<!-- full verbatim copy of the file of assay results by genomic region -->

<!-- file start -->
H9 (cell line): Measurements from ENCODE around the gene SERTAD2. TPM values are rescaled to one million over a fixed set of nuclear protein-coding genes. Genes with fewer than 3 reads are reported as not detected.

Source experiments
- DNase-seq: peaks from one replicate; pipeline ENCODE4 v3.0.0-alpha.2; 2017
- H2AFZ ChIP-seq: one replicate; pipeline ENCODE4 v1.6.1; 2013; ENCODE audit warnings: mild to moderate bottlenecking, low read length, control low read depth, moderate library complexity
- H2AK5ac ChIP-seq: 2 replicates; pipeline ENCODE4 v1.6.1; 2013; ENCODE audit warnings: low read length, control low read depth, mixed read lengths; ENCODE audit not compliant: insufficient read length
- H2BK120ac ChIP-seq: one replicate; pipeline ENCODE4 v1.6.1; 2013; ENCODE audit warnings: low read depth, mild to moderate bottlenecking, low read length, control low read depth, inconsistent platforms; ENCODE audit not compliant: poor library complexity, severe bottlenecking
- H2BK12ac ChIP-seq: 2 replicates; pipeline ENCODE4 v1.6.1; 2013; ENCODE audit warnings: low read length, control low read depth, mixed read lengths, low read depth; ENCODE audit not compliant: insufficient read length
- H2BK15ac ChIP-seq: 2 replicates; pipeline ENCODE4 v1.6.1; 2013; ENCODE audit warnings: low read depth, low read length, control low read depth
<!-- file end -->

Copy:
H9 (cell line): Measurements from ENCODE around the gene SERTAD2. TPM values are rescaled to one million over a fixed set of nuclear protein-coding genes. Genes with fewer than 3 reads are reported as not detected.

Source experiments
- DNase-seq: peaks from one replicate; pipeline ENCODE4 v3.0.0-alpha.2; 2017
- H2AFZ ChIP-seq: one replicate; pipeline ENCODE4 v1.6.1; 2013; ENCODE audit warnings: mild to moderate bottlenecking, low read length, control low read depth, moderate library complexity
- H2AK5ac ChIP-seq: 2 replicates; pipeline ENCODE4 v1.6.1; 2013; ENCODE audit warnings: low read length, control low read depth, mixed read lengths; ENCODE audit not compliant: insufficient read length
- H2BK120ac ChIP-seq: one replicate; pipeline ENCODE4 v1.6.1; 2013; ENCODE audit warnings: low read depth, mild to moderate bottlenecking, low read length, control low read depth, inconsistent platforms; ENCODE audit not compliant: poor library complexity, severe bottlenecking
- H2BK12ac ChIP-seq: 2 replicates; pipeline ENCODE4 v1.6.1; 2013; ENCODE audit warnings: low read length, control low read depth, mixed read lengths, low read depth; ENCODE audit not compliant: insufficient read length
- H2BK15ac ChIP-seq: 2 replicates; pipeline ENCODE4 v1.6.1; 2013; ENCODE audit warnings: low read depth, low read length, control low read depth